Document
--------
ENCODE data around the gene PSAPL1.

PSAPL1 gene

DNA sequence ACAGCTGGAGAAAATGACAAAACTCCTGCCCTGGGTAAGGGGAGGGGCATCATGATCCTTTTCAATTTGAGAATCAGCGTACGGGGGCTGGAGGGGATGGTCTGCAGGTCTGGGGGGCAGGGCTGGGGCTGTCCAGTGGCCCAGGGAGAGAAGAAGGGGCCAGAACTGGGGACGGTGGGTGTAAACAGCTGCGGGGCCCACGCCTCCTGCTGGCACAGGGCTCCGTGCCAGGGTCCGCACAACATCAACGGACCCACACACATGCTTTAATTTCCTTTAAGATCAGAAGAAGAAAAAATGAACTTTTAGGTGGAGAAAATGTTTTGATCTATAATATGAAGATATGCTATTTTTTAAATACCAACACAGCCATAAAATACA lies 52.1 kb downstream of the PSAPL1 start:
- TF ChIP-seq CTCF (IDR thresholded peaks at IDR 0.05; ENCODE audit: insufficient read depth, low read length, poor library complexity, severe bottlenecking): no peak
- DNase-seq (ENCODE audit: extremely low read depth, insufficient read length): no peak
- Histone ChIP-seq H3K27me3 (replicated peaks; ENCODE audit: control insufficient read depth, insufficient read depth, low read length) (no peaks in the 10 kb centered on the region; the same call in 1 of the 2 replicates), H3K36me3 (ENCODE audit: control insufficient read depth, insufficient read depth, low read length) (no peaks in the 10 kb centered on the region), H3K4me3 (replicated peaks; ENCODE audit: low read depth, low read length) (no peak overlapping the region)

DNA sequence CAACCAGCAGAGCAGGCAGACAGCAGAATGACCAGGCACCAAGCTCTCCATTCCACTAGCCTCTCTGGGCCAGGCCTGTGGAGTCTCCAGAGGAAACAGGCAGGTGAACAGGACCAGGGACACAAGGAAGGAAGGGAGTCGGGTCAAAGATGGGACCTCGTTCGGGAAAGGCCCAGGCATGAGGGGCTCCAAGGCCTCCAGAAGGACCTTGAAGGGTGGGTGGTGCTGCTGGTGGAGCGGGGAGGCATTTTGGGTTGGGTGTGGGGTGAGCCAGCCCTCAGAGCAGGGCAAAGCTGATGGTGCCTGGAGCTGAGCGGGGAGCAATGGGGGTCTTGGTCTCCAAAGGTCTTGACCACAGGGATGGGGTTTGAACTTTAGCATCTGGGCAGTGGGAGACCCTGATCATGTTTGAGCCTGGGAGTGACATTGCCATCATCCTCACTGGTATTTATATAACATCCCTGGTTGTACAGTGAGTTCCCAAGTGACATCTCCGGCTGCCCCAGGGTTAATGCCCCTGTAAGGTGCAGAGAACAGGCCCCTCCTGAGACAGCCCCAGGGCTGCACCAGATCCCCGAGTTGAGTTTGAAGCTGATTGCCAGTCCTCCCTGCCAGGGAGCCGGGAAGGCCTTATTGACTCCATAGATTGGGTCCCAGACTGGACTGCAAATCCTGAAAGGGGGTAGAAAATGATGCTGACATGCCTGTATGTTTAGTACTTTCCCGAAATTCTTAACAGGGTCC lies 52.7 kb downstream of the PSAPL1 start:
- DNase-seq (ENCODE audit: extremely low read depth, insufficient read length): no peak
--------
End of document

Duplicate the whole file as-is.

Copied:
ENCODE data around the gene PSAPL1.

PSAPL1 gene

DNA sequence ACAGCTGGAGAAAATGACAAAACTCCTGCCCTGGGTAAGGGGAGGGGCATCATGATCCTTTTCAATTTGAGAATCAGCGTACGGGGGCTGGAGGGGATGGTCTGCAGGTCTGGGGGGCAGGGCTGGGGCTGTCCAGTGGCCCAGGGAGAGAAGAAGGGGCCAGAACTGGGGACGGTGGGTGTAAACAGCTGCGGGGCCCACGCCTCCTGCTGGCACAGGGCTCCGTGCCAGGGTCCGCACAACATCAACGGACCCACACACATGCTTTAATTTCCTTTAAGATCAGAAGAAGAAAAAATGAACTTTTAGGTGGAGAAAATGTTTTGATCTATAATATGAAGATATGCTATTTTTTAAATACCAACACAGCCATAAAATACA lies 52.1 kb downstream of the PSAPL1 start:
- TF ChIP-seq CTCF (IDR thresholded peaks at IDR 0.05; ENCODE audit: insufficient read depth, low read length, poor library complexity, severe bottlenecking): no peak
- DNase-seq (ENCODE audit: extremely low read depth, insufficient read length): no peak
- Histone ChIP-seq H3K27me3 (replicated peaks; ENCODE audit: control insufficient read depth, insufficient read depth, low read length) (no peaks in the 10 kb centered on the region; the same call in 1 of the 2 replicates), H3K36me3 (ENCODE audit: control insufficient read depth, insufficient read depth, low read length) (no peaks in the 10 kb centered on the region), H3K4me3 (replicated peaks; ENCODE audit: low read depth, low read length) (no peak overlapping the region)

DNA sequence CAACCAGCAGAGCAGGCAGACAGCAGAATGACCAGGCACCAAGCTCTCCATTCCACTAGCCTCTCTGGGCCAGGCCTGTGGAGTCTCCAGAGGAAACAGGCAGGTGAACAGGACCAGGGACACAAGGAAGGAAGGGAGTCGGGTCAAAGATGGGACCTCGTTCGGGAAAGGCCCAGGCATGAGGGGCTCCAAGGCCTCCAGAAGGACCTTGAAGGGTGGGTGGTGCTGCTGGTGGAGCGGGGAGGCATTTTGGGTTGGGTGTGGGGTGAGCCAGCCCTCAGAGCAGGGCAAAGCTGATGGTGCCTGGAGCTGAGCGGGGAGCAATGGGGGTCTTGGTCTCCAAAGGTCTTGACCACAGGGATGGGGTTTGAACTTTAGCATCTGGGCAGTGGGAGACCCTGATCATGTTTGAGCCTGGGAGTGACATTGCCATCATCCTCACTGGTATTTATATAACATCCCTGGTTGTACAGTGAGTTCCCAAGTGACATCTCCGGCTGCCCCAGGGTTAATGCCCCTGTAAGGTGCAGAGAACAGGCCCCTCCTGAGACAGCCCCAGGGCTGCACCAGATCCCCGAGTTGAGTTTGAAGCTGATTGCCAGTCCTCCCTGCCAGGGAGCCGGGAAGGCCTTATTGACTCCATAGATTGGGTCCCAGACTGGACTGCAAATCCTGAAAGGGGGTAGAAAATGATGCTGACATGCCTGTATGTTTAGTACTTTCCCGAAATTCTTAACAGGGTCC lies 52.7 kb downstream of the PSAPL1 start:
- DNase-seq (ENCODE audit: extremely low read depth, insufficient read length): no peak